President Donald Trump’s expression of interest in rejoining a regional trade pact he abandoned last year could be good news for U.S. exporters at a time when relations with China are strained.
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On Twitter late Thursday night, the president said he would consider re-entering the Trans-Pacific Partnership (TPP) – an 11 member free-trade pact – only if it were “substantially better than the deal offered to Pres. Obama.”
Certain industries in the U.S. stand to benefit from re-entry into the deal, including auto manufacturers, along with pharmaceutical, technology and telecom companies, Iain Murray, vice president of the Competitive Enterprise Institute, told FOX Business. Rejoining the trade pact would open up some strict Asian markets to U.S. auto exports, provide patent protection for U.S. drugmakers and reduce regulations on some big tech companies such as Google and Uber, he added.
“TPP isn’t really about trade,” Murray said. “It’s about extending Western-style regulation throughout the TPP. There are chapters on labor standards and environmental rules that have equal importance in the agreement to the tariff reductions … President Obama said that the TPP was about who sets the rules – China or the U.S.”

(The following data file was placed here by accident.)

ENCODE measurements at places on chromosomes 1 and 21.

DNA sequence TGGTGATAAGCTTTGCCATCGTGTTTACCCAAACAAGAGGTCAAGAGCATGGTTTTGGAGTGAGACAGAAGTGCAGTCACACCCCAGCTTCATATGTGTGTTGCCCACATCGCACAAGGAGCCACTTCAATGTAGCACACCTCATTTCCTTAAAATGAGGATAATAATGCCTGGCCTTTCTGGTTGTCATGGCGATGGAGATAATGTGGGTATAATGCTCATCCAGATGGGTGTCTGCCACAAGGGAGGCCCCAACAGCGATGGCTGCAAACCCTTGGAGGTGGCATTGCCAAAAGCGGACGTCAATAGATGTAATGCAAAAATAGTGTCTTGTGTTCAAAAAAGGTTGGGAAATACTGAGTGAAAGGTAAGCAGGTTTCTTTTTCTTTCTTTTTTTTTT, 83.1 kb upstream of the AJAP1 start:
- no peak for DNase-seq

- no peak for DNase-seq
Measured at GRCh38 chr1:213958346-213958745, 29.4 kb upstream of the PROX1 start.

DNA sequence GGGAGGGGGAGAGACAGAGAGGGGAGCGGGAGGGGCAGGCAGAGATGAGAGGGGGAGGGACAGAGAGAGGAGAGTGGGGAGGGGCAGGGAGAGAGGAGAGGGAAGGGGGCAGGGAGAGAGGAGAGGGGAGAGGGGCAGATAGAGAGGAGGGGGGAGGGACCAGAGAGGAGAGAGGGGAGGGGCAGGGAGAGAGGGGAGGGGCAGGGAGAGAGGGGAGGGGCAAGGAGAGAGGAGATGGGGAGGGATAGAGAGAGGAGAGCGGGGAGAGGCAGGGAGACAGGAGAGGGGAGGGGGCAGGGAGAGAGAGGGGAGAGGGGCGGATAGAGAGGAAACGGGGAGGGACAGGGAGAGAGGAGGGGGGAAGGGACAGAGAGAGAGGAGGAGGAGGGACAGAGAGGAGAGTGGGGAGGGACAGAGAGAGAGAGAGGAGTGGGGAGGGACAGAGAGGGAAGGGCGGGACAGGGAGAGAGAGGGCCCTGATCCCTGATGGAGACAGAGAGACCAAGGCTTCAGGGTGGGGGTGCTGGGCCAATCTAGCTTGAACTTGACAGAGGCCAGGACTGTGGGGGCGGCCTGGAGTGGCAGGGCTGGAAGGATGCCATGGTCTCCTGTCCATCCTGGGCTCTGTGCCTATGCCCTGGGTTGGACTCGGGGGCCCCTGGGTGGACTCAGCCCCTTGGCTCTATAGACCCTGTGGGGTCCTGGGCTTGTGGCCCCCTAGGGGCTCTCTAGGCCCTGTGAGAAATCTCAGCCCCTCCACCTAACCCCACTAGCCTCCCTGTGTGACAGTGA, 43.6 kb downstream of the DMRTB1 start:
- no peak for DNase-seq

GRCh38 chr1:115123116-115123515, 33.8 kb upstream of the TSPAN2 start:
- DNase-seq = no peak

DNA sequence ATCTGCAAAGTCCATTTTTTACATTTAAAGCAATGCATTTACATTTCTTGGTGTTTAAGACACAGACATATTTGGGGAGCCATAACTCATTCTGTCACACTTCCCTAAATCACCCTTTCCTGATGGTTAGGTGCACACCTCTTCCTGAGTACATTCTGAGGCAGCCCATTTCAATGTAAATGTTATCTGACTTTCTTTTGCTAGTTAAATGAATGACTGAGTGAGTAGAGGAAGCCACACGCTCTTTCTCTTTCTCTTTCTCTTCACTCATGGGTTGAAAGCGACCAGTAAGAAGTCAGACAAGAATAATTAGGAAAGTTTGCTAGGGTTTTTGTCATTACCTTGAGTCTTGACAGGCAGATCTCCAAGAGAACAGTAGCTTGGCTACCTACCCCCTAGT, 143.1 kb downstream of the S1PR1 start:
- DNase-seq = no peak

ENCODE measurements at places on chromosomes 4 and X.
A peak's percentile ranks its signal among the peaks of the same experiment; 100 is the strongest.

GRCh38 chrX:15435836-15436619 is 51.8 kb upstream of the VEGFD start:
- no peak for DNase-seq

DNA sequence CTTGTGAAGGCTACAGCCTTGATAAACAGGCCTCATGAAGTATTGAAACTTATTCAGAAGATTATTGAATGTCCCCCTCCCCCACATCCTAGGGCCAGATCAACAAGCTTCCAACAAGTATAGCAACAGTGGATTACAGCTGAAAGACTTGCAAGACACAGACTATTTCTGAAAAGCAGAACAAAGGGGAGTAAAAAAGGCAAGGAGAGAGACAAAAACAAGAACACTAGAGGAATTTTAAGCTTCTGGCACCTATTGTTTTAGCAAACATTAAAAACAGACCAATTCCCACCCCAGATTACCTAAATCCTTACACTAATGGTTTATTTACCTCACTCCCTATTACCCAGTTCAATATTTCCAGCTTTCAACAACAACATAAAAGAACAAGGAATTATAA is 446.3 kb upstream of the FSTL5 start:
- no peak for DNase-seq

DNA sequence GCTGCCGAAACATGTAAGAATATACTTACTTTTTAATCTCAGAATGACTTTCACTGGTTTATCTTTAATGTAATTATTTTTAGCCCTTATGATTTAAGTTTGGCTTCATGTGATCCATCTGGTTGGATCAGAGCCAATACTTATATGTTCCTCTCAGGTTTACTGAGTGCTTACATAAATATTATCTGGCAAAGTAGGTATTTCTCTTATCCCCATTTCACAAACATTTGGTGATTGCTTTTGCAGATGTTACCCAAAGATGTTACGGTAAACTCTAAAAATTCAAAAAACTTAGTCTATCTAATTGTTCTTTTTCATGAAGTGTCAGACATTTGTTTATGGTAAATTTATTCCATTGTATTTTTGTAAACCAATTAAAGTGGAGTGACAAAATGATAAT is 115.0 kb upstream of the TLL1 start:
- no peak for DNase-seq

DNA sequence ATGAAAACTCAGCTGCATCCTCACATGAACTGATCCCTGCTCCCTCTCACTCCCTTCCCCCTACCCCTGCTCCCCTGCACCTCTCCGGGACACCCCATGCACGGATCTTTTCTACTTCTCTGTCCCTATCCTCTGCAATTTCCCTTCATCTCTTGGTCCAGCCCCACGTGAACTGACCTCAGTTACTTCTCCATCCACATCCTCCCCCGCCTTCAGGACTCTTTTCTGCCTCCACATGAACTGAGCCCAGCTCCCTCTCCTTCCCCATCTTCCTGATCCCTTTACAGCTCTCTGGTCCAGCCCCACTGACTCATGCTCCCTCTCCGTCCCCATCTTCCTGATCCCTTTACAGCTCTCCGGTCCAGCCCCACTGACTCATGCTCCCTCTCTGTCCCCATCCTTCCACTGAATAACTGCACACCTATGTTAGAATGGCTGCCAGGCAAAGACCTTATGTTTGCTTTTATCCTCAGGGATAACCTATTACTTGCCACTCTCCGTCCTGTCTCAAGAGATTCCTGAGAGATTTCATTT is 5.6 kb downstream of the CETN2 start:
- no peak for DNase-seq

The U.S. left what was then a 12-nation pact in January 2017 during Trump’s first full weekday in the Oval Office. Membership was negotiated by President Barack Obama but was never approved by Congress.
On Thursday, the White House said the president had directed U.S. Trade Representative Robert Lighthizer and National Economic Council Director Larry Kudlow “to take another look at whether or not a better deal could be negotiated.”
In March, the remaining 11 members of the accord agreed on new terms, which they have begun to ratify. That could pose a challenge to the White House because these members may resist any U.S.-endorsed changes at this stage of the process.
And even if member countries were on board, Congress might not be.
"A vote on TPP will prove far more difficult in 2018 ahead of mid-term elections than it would have last year," Colin Grabow, a senior policy analyst at the Cato Institute’s Herbert A. Stiefel Center for Trade Policy Studies, told FOX Business.
Because the deal was centered heavily on regulatory policy under President Obama, some wonder how re-entry fits into the Trump administration’s overall goals.
“Why would the president want to rejoin a trade agreement that is really a regulatory agreement negotiated by his regulation-loving predecessor?” Murray asked.
TPP members include the likes of Japan, Vietnam, Singapore, Canada and Australia. The deal was intended partly to safeguard against China’s rising economic dominance in Asia.
Trump’s interest in rejoining the TPP comes at a time when U.S. trade relations with China are deteriorating. While the White House has attempted to play down talk of a trade war, the tit-for-tat tariff escalation between the U.S. and China has left America’s business leaders concerned that they could suffer material harm from the loss of an important trading partner. The White House insists discussions with Beijing are ongoing.